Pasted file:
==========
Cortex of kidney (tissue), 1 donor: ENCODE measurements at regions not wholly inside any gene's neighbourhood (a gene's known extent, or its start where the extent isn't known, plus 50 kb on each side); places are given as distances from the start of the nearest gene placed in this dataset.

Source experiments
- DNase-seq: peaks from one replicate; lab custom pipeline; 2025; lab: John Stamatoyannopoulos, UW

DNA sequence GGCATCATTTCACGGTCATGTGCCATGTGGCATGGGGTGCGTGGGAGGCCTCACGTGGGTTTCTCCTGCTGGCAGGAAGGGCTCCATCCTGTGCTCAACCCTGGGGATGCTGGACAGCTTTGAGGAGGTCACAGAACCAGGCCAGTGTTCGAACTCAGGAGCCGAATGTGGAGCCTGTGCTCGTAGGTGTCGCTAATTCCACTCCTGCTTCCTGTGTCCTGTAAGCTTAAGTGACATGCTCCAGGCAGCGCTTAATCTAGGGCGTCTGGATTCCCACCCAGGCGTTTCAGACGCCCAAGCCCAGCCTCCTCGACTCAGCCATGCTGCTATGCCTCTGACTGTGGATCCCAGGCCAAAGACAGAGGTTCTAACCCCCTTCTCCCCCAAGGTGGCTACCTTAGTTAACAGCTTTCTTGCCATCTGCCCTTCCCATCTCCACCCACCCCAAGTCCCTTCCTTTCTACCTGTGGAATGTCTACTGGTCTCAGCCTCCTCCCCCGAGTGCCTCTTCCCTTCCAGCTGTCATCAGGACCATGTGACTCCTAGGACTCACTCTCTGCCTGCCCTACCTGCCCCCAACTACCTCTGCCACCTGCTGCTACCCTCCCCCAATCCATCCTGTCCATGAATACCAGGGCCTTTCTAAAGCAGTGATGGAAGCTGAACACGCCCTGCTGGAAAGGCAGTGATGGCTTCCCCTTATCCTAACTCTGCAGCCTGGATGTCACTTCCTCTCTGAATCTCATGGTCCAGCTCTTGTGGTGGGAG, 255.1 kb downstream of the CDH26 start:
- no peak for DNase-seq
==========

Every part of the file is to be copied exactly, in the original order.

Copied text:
Cortex of kidney (tissue), 1 donor: ENCODE measurements at regions not wholly inside any gene's neighbourhood (a gene's known extent, or its start where the extent isn't known, plus 50 kb on each side); places are given as distances from the start of the nearest gene placed in this dataset.

Source experiments
- DNase-seq: peaks from one replicate; lab custom pipeline; 2025; lab: John Stamatoyannopoulos, UW

DNA sequence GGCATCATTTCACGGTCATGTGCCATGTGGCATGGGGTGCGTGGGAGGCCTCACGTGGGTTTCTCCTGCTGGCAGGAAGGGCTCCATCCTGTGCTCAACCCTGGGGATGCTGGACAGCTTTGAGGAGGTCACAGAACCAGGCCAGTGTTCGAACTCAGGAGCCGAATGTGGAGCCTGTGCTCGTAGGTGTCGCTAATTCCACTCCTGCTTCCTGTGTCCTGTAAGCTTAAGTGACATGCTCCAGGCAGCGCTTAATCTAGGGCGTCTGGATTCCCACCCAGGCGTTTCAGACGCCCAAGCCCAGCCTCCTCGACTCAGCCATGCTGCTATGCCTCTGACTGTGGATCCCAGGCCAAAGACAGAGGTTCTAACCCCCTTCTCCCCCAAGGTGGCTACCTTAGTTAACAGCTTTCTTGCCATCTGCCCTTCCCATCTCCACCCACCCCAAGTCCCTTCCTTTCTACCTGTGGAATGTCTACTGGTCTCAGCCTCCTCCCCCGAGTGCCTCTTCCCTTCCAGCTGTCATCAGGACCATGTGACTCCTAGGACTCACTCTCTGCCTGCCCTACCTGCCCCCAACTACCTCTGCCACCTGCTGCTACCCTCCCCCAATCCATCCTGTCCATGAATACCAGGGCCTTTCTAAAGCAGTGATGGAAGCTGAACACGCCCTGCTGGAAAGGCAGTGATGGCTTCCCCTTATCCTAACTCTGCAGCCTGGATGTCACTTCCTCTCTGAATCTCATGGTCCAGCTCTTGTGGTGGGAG, 255.1 kb downstream of the CDH26 start:
- no peak for DNase-seq